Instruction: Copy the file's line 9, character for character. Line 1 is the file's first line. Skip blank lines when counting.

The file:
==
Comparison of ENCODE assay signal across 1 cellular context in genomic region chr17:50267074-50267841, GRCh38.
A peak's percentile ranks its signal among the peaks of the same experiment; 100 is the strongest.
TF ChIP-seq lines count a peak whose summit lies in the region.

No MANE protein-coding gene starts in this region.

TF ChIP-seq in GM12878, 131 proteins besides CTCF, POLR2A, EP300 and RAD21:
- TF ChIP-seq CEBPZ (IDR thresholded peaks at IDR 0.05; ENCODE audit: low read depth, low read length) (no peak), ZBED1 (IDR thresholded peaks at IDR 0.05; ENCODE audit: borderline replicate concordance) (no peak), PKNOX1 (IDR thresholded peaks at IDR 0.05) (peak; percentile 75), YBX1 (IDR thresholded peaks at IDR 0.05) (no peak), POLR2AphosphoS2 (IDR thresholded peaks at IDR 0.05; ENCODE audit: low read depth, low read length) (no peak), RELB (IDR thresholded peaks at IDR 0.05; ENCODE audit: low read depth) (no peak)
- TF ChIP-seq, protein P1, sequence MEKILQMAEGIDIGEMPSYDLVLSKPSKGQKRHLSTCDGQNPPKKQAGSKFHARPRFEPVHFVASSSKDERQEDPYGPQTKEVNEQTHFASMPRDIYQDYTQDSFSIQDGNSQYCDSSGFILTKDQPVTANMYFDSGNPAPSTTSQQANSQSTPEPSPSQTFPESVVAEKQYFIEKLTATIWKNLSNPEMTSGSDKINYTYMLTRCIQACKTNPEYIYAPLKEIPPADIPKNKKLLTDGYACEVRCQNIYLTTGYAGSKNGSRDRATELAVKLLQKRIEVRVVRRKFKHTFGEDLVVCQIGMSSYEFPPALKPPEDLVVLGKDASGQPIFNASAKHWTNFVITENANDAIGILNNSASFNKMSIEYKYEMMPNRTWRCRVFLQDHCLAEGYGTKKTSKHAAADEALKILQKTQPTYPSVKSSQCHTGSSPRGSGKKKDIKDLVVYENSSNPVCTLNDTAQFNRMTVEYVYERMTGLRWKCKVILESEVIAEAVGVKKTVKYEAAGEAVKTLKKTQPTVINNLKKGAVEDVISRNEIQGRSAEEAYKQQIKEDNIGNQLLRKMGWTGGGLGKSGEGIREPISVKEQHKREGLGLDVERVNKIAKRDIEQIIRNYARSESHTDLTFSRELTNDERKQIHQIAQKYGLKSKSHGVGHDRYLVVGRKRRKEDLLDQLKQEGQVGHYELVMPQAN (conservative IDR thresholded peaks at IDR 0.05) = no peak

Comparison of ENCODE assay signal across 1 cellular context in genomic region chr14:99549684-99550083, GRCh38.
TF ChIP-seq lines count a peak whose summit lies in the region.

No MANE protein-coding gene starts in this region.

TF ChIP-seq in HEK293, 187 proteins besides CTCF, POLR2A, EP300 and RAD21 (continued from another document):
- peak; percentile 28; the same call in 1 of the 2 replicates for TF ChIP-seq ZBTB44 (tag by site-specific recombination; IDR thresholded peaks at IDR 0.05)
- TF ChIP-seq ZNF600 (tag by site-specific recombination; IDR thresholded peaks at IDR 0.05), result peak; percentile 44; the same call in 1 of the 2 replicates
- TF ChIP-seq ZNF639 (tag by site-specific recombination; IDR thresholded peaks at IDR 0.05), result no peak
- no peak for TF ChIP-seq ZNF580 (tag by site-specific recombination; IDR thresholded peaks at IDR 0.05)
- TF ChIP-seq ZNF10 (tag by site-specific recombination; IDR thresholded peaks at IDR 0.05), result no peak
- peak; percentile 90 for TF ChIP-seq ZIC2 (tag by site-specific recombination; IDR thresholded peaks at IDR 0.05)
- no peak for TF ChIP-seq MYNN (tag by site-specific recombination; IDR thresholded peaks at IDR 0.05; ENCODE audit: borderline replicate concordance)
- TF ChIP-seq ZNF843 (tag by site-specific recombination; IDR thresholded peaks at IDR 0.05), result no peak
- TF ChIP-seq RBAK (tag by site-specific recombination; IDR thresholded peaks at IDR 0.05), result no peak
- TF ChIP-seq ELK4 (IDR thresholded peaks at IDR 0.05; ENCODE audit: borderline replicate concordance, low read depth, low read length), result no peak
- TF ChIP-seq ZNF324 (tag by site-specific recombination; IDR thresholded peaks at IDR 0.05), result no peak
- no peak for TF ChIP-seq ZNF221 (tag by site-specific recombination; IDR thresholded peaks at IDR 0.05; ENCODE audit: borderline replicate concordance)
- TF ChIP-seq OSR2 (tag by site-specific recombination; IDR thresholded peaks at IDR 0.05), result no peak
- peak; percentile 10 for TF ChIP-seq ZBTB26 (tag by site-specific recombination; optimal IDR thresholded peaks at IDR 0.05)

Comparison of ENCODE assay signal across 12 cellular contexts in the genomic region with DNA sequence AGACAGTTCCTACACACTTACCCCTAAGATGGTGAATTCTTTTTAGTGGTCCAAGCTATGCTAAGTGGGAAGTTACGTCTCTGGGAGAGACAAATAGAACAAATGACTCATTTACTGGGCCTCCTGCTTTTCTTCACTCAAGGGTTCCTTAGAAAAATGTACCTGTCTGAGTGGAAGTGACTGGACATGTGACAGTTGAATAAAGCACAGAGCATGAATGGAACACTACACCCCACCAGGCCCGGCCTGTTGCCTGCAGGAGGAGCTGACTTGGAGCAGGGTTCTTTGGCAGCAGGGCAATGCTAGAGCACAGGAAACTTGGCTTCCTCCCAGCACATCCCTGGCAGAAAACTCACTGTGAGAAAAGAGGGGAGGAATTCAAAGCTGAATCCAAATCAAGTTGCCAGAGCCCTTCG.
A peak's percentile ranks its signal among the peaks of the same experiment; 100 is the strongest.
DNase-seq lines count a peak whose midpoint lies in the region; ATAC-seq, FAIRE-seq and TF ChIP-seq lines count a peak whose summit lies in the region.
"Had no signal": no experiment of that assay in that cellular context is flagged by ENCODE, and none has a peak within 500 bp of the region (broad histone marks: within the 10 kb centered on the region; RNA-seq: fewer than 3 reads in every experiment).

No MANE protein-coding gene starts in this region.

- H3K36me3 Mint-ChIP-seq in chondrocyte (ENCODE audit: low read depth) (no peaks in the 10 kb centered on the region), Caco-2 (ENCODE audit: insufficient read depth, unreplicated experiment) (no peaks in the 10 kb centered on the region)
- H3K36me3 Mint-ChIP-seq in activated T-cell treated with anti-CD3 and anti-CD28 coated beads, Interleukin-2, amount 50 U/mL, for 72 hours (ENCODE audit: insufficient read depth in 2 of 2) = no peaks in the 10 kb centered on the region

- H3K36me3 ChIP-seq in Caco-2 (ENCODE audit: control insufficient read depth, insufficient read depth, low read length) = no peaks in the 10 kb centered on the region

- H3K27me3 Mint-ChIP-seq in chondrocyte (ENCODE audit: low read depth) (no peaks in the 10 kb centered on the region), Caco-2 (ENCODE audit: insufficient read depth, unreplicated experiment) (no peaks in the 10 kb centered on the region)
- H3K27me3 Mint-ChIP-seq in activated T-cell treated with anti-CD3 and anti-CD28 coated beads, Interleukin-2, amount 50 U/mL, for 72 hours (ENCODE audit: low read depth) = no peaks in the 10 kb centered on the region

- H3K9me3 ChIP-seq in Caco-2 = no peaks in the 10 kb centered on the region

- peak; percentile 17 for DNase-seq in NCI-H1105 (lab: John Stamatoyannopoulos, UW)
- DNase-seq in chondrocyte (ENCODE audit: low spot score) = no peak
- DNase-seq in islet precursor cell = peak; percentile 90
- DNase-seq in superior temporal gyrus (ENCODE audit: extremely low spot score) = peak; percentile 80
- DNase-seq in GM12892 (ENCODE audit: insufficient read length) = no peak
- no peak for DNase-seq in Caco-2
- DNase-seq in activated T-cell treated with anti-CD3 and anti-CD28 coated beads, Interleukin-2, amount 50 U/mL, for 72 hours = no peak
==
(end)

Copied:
TF ChIP-seq lines count a peak whose summit lies in the region.